After this weekend, my nestwill be empty.
In fact, right about the time you read this article, I'll be
loading the car in preparation for a 33-hour drive to Nashville,
Tenn. That's where my remaining homebound daughter, 25, will be
striking out on her own.
There's nothing particularly unusual about a grown child leaving
home, of course. After all, it's a scene that plays out hundreds,
if not thousands of time a day across the United States.
But that's the point...
In recent years, an increasing number of debt-laden and
job-challenged 20- and 30-somethings (including my daughter) had
little choice but to move back home with mom and dad. Only 11% of
25- to 34-year-olds lived with their parents in 1980, according to
Pew Research. By 2000, that number increased to 15.8%, and by 2010
the percentage was up to 21.6%.
These days, however, there's evidence to suggest the tide is
turning -- a demographic shift that could provide economic relief
forbaby boomer parents and opportunities for investors.
Thanks to a gradually strengthening U.S.economy , many young
adults (including my daughter) are finally making their move --
from their parents' basement to their first apartment rentals. To
help meet the anticipated growing demand for rentals,revenue from
apartment and condominium construction will grow an average 10.6%
annually to more than $44.9 billion by 2017, according to research
"As this group's members increasingly move out of mom and dad's
or out of the dorms, their share of demand for apartments will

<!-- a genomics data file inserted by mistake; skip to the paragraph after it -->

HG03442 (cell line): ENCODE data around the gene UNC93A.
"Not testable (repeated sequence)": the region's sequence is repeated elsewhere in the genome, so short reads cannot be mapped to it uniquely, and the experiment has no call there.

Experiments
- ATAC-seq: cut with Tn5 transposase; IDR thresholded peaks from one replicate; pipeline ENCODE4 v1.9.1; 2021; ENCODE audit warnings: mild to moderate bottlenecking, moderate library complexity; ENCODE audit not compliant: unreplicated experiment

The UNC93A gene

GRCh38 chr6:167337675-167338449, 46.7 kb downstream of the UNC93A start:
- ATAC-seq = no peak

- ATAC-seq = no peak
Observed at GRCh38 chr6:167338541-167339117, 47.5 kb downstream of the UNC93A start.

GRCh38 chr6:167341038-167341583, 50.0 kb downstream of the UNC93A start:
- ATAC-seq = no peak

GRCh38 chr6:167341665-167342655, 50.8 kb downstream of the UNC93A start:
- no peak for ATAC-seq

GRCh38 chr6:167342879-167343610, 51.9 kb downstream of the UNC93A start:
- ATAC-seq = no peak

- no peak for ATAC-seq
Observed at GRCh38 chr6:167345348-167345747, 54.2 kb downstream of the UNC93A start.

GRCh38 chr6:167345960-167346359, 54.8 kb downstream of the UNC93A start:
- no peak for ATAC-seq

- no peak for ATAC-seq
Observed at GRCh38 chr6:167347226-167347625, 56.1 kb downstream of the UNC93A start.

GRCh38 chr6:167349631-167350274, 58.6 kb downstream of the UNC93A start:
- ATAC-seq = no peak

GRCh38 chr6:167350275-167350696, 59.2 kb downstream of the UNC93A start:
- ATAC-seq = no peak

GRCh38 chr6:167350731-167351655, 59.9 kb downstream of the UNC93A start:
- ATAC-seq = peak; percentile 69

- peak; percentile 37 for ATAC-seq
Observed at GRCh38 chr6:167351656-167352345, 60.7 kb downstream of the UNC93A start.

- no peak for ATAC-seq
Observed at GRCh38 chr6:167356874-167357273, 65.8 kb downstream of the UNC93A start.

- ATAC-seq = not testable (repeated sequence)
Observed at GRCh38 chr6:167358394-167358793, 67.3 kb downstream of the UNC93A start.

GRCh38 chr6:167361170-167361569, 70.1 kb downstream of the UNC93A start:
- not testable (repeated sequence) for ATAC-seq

grow, pushing up overall demand for rental properties," IBISWorld
When my daughter -- and her growing legion of cohorts -- moves
into her first apartment, she'll have created a "household." Inreal
estate parlance, a new household is formed when a couple marries or
a child leaves home.
Until recently, household formation hovered at historically low
levels. But that's changing in a big way.
During 2008 to 2011, as economic circumstances caused many young
adults and others to retrench, an average of 650,000 new households
formed per year. In the 12-months ended last September, formation
soared to nearly 1.2 million households -- most of them of the
multifamily variety -- as the economy showed signs of
And there's still room to run, particularly on the rental
In anCEO of
Associated Estates Realty (
, areal estate investment trust (REIT) , wrote in his
company'sannual report that nearly 70% of 5.5 million new
households between 2012 and 2016 will be renters.
Carla Pasternak dubs this era "Renter Nation."
In herissue , Carla assessesinvestment opportunities in the
multifamily sector -- all with a focus on income, of course --
including a look at REITs in general and the aforementioned
Associated Estates Realty in particular.
: Several REITs made Carla's list of "Ten Retirement